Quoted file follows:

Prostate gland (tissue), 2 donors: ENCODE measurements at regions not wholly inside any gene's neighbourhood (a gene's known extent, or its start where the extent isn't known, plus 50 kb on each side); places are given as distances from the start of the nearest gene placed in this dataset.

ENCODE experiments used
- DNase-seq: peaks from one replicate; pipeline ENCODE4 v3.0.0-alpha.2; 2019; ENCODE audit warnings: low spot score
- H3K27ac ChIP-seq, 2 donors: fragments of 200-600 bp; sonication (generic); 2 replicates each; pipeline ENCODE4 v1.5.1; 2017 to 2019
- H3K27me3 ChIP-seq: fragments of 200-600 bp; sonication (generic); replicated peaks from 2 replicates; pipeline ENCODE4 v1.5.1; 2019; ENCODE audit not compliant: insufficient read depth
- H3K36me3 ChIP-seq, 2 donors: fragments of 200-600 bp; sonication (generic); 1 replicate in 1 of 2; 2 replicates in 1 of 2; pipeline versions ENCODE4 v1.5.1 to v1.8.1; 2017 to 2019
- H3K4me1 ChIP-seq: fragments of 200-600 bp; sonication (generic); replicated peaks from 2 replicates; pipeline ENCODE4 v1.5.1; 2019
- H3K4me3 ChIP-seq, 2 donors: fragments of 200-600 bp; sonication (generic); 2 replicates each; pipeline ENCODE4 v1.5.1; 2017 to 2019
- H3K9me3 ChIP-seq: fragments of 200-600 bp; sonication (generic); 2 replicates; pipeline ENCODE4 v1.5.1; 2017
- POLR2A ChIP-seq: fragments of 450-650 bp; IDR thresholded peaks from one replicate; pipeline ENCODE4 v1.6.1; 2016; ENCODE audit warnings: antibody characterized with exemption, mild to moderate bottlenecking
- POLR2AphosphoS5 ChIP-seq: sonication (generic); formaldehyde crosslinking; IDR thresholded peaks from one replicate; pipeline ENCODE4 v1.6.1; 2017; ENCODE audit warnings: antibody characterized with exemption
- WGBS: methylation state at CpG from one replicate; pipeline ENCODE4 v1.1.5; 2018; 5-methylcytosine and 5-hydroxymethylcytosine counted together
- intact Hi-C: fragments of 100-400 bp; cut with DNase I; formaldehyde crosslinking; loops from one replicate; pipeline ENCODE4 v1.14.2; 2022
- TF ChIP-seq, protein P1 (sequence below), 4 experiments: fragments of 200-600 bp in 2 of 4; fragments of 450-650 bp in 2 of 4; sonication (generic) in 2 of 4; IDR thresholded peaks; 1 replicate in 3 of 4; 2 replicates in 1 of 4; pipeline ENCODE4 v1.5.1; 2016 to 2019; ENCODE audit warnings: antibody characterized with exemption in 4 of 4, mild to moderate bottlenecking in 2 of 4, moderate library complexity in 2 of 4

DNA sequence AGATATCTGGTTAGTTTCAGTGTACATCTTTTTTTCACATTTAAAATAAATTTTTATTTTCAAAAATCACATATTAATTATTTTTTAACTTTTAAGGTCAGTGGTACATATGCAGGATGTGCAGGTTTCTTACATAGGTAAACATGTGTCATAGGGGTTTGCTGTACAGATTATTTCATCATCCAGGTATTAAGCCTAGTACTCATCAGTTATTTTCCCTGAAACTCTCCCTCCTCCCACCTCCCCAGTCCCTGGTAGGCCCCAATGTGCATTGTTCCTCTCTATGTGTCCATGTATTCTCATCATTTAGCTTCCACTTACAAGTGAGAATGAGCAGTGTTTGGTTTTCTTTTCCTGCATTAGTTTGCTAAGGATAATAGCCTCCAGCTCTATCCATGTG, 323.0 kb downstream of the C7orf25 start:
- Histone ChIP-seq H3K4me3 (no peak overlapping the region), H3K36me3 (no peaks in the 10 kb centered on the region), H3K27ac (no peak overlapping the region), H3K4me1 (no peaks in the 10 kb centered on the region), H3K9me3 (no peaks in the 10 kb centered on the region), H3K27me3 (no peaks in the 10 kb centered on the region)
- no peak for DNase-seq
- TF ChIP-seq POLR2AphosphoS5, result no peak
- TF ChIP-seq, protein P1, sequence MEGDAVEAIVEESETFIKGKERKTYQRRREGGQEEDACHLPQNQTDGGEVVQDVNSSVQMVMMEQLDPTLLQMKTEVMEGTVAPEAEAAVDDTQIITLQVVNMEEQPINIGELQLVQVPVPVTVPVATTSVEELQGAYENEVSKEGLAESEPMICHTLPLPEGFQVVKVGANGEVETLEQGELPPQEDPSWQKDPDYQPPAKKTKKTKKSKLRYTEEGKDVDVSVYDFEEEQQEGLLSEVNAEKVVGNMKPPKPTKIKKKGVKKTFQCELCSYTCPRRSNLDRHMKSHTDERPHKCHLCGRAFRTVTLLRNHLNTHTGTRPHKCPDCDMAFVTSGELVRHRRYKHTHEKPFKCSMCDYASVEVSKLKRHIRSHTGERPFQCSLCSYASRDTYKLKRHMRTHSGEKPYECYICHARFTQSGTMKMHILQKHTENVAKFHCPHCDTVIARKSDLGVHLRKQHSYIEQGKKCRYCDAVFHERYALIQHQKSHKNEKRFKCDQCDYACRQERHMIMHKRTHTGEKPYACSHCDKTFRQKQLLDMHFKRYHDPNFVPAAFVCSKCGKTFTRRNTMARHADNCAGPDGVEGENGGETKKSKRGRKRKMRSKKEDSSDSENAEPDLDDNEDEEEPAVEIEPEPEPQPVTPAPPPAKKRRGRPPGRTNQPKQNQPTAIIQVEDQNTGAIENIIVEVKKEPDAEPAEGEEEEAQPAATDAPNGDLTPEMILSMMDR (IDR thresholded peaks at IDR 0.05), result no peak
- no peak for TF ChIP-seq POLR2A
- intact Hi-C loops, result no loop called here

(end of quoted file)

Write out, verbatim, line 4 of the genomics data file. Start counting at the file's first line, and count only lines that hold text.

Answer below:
- H3K27ac ChIP-seq, 2 donors: fragments of 200-600 bp; sonication (generic); 2 replicates each; pipeline ENCODE4 v1.5.1; 2017 to 2019